IRS Strips Down Complex Voluntary Compliance Rules

June 5, 2003 ( - Plan sponsors who want to fess up about problems with their tax qualified plans should now have an easier time voluntarily correcting those issues.

>That’s because the Internal Revenue Service (IRS) has revised and simplified the tax agency’s Employee Plans Compliance Resolution System (EPCRS) in Revenue Procedure 2003-44 (See  IRS Web Site  for more information). The IRS did so, according to news reports, by:

  • expanding it to include more types of plans (especially plans offered by small businesses)
  • providing sample formats and simplifying the required information for submissions
  • streamlining the voluntary correction program (VCP) by consolidating seven subcategories into one
  • providing a fixed fee schedule for all voluntary submissions.

>There are three components of EPCRS: 

  • the Self-Correction Program (SCP), in which employers or plan administrators identify and correct problems with their plans without the requirement to notify the IRS
  • the Voluntary Correction Program (VCP), in which proposed corrections are submitted for IRS approval; once approval is granted, employers have written, reliable assurance that the IRS has approved their corrections
  • the Audit Closing Agreement Program (Audit CAP), under which plans may be corrected with IRS approval while the plan is under audit.

>EPCRS will now cover savings incentive match plans for employees that are structured as individual retirement accounts (SIMPLE IRAs), as well as simplified employee pensions (SEPs). Sponsors of SIMPLE IRAs and SEPs may only use the voluntary self-correction program (SCP) of EPCRS for insignificant operational failures (not following the terms of the plan), while qualified plans and Section 403(b) tax-deferred annuities may use SCP for significant and insignificant operational failures. SCP allows plan sponsors to correct their plans without paying fees or sanctions to the IRS.

“Retirement plan laws are complex and ever changing. We will do everything we can to help businesses stay up-to-date and within the rules,” said Carol Gold, director of IRS’s Employee Plans Division, according to  “It’s easy for retirement plans to fall into noncompliance on any number of technical or administrative issues. Our priority is to offer plan sponsors and administrators a number of avenues to correct the plans.”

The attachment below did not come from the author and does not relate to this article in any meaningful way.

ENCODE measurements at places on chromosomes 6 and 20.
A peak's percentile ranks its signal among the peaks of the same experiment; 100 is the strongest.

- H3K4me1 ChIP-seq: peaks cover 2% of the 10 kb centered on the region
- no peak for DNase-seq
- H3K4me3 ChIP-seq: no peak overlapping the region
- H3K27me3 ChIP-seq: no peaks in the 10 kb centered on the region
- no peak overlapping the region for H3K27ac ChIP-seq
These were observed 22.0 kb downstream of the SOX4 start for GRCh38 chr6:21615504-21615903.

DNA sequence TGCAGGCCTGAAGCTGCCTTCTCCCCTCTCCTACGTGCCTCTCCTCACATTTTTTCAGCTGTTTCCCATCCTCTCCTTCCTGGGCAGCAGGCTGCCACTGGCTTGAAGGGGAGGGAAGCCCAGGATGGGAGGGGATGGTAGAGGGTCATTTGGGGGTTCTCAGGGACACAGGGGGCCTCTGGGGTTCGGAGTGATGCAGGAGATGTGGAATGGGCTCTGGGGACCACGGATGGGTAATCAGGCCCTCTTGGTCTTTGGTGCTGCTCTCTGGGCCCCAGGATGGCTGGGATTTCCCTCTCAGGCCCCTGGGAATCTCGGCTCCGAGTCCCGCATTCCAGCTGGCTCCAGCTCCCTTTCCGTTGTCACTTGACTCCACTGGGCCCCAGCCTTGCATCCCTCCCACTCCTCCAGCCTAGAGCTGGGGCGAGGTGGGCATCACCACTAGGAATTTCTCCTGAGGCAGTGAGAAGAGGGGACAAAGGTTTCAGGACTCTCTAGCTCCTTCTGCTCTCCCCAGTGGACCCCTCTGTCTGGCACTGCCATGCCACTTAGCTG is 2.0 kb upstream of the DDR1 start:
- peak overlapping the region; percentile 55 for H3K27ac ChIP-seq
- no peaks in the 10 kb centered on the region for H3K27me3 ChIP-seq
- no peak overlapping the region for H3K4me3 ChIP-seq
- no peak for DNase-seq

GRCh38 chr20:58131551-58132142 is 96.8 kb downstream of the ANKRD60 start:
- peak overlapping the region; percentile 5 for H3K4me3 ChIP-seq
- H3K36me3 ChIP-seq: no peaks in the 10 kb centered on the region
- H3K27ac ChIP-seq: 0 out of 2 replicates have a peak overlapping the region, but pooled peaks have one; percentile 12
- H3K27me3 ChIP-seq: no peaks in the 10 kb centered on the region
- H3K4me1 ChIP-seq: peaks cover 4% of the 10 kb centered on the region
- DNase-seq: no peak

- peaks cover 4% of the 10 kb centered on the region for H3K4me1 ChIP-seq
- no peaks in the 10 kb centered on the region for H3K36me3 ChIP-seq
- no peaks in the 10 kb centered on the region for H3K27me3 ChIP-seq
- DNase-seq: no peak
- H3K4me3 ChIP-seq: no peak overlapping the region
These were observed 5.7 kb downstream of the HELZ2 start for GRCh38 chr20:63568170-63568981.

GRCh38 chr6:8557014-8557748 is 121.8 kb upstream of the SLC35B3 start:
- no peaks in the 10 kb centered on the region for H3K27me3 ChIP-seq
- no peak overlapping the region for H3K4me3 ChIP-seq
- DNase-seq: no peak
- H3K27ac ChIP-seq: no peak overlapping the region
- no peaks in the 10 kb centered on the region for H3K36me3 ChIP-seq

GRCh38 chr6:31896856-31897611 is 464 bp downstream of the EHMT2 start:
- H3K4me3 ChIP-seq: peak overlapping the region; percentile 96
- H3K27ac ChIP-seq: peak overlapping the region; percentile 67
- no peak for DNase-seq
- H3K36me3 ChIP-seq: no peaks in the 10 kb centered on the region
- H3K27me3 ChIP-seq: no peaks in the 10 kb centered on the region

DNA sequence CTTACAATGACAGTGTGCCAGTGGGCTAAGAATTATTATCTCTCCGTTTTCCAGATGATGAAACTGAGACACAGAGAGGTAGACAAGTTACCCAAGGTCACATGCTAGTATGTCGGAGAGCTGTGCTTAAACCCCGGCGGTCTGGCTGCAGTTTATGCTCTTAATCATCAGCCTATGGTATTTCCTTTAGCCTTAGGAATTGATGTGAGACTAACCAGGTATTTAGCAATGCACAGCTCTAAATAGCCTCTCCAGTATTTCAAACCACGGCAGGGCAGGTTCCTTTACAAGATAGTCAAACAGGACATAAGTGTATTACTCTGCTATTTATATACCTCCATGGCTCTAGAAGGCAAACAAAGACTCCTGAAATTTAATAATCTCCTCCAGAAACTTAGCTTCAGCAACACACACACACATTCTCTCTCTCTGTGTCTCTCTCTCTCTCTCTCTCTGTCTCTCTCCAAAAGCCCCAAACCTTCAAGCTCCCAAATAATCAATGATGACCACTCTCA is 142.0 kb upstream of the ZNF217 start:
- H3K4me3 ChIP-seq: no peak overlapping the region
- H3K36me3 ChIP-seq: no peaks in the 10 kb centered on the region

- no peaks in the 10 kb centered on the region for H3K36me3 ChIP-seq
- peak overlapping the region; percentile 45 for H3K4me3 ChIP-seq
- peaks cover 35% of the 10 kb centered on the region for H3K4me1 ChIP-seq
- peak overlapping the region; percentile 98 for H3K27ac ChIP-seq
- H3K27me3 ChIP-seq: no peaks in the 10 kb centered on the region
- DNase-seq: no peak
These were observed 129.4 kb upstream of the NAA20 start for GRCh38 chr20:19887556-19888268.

Simplilfying Revisions

>The revised procedure:

  • provides for a single payment of compliance fees for most submissions and eliminates the requirement that the fees be paid by certified check
  • adds correction methods and instructions for SEPs and SIMPLE IRAs
  • simplifies the group submission procedure and expands the group and anonymous submission procedures to include all submissions under VCP
  • provides rules for problems relating to plan loan failures, recent tax law nonamenders, imprecise or unavailable data, failure to obtain spousal consent, terminated plans, and early inclusion of participants because of an improper entry date.

>If the IRS finds a problem when examining a plan, the plan sponsor may pay a fee and correct the problem under the correction on audit program (Audit CAP). Revenue Procedure 2003-44 amended Audit CAP by changing the factors considered in determining sanctions.

>One of the most important elements of the revised EPCRS is the change to the fee schedule, Thomas Schendt, a partner in the Washington office of Alston & Bird, told Washington-based legal publisher BNA. Although the new schedule eliminates some negotiating power for attorneys representing plans, the new fees reflect “what IRS has been doing in practice” and provide more certainty to plan sponsors, Schendt said. The fees also are now geared toward the number of people in a plan, rather than the amount of assets held in a plan, Schendt said.

>The group VCP process has also been improved by no longer requiring an individual power of attorney for each plan in the submission, Schendt said

>Administrators have been able to make submissions for voluntary corrections with IRS approval since 1992. Approximately 10,000 submissions for changes have been made in the past decade. Beginning in 1997, administrators were permitted to make self-corrections to plans without IRS approval.

>Revenue Procedure 2003-44 modifies and supersedes Revenue Procedure 2002-47, and is generally effective October 1. Plan sponsors may apply the provisions of Revenue Procedure 2003-44 on or after June 5. Unless the plan sponsor applies the procedure provisions earlier, the procedure is effective for SCP failures for which correction is not complete before October 1, for VCP applications submitted on or after October 1, and for Audit CAP examinations begun on or after October 1. Revenue Procedure 2003-44 is scheduled to appear in the Internal Revenue Bulletin 2003-25, dated June 23, 2003.